As the uses and values of data become more well-known, more and more unique ways of exploring and presenting data are emerging to the forefront of the Internet. When Wesleyan invited one of these explorers, Matt Daniels, to give a talk on data journalism and media art, I immediately dug into his portfolio. Daniels hosts his projects on a website called Polygraph, and currently has only focused one exploring data related to music. I was immediately transfixed by the name of his site – polygraph isn’t a word commonly connected to data or information – and, due to blanking on the definition, Googled it. I found the following:
- A machine designed to detect and record changes in physiological characteristics, such as a person’s pulse and breathing rates, used especially as a lie detector.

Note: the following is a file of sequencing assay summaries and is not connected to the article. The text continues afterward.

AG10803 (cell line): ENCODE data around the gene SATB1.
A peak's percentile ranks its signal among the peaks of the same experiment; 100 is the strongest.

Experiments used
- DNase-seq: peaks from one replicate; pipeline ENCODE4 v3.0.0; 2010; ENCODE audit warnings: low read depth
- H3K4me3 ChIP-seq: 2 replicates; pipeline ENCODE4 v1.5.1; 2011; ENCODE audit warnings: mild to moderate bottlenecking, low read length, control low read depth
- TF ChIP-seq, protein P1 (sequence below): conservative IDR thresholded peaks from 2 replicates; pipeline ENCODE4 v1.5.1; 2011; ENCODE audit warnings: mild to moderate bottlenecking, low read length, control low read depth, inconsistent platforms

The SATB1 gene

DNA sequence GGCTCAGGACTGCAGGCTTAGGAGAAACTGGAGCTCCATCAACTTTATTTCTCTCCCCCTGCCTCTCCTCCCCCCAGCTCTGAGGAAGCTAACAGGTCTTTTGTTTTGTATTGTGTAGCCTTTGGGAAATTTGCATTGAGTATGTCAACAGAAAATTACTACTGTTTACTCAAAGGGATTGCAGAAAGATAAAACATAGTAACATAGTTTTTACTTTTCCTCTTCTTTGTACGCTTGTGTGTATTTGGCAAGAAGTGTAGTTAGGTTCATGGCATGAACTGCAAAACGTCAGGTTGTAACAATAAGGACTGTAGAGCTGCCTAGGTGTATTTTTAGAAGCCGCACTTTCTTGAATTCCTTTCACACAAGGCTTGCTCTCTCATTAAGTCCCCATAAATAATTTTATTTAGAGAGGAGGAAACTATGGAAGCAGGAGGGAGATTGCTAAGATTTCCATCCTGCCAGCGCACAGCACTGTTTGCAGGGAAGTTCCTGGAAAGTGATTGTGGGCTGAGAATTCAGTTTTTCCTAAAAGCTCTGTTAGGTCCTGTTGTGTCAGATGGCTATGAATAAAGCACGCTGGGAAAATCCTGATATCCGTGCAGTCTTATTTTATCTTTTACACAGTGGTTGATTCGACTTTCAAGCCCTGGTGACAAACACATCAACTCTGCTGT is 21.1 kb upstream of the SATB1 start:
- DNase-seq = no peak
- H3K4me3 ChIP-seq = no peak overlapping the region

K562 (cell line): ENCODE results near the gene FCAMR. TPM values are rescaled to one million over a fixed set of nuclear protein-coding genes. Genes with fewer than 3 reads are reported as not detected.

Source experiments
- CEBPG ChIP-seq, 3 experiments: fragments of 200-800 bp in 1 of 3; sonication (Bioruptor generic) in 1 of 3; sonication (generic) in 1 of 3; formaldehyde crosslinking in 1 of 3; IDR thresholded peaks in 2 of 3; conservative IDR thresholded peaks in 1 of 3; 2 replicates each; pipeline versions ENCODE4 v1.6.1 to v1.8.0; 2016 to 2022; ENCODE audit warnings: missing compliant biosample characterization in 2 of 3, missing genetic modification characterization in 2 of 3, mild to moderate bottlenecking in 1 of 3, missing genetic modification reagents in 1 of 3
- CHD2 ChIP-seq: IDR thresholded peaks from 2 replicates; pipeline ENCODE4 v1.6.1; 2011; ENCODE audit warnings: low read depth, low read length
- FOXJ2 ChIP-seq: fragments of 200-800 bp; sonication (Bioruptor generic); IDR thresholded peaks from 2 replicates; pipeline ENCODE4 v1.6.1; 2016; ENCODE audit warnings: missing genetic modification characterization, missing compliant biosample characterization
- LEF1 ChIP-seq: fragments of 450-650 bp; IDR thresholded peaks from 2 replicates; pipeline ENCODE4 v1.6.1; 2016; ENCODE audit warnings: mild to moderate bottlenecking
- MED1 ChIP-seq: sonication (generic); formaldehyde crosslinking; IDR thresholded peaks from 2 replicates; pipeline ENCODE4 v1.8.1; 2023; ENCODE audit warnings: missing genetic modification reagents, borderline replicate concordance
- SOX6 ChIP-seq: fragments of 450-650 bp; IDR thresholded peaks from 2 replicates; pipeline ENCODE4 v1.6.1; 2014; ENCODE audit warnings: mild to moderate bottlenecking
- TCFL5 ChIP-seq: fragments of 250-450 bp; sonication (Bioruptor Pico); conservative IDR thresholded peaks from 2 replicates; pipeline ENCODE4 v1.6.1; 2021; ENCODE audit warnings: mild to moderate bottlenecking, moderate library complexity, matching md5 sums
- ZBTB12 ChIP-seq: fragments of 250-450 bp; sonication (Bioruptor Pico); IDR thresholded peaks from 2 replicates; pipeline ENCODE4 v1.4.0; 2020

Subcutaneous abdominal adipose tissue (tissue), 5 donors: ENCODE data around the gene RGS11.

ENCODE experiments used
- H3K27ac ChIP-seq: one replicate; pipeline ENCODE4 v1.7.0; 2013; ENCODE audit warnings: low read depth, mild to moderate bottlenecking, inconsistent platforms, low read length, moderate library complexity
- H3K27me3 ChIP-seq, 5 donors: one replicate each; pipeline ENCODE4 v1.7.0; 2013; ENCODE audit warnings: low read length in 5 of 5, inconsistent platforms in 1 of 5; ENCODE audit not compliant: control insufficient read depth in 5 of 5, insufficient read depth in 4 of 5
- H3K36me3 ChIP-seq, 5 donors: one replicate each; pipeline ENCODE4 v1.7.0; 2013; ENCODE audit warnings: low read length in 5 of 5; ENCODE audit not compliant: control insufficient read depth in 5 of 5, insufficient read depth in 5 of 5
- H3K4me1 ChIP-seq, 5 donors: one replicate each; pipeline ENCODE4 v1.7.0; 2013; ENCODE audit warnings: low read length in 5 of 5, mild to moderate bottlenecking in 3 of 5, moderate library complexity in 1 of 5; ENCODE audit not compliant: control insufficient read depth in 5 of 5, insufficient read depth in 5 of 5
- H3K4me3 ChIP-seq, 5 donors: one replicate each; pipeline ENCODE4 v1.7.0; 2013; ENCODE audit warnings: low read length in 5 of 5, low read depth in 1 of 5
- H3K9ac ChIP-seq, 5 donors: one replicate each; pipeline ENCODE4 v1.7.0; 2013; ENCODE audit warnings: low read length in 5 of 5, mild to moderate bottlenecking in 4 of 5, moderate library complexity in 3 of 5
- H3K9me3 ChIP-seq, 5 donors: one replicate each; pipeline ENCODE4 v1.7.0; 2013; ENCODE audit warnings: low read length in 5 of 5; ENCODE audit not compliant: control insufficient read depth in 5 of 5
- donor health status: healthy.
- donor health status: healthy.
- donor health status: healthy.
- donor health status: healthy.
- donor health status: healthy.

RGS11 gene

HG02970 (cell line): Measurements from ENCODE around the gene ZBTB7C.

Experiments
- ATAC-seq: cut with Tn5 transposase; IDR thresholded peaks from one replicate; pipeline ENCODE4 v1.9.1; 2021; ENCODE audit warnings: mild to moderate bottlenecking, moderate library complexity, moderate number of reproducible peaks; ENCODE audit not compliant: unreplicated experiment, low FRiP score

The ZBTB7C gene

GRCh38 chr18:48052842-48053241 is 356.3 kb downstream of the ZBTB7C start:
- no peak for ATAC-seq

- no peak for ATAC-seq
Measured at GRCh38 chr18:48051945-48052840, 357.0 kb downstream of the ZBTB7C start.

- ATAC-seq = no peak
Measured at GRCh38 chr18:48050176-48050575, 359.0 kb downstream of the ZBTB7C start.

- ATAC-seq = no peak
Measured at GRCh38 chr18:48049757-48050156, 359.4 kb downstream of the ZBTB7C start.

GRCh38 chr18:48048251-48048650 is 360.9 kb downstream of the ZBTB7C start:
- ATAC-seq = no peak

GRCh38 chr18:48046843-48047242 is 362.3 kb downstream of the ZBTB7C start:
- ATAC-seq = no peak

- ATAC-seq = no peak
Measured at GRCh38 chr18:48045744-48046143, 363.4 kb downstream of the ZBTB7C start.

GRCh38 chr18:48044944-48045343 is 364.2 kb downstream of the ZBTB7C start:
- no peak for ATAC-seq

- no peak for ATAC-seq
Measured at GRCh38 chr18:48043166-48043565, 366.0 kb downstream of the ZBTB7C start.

With this definition swirling in my head, I came to Daniels’ talk eager to learn what he was all about. Daniels, one of the many young creators who are storming the tech industry, began by clicking to a slide of the visualization that made him “internet famous.” He describes that the goal of this project was to look at the usage of unique words by rappers in their songs. The visualization charts these usages, along with the amount of unique words used by authors ranging from Shakespeare to Melville. The visualization was then followed by some text that further fleshed out what he had discovered. And there you find Daniel’s formula, the foundation of this data journalism he has fallen into: a code narrative + a prose narrative = an interesting and interactive read.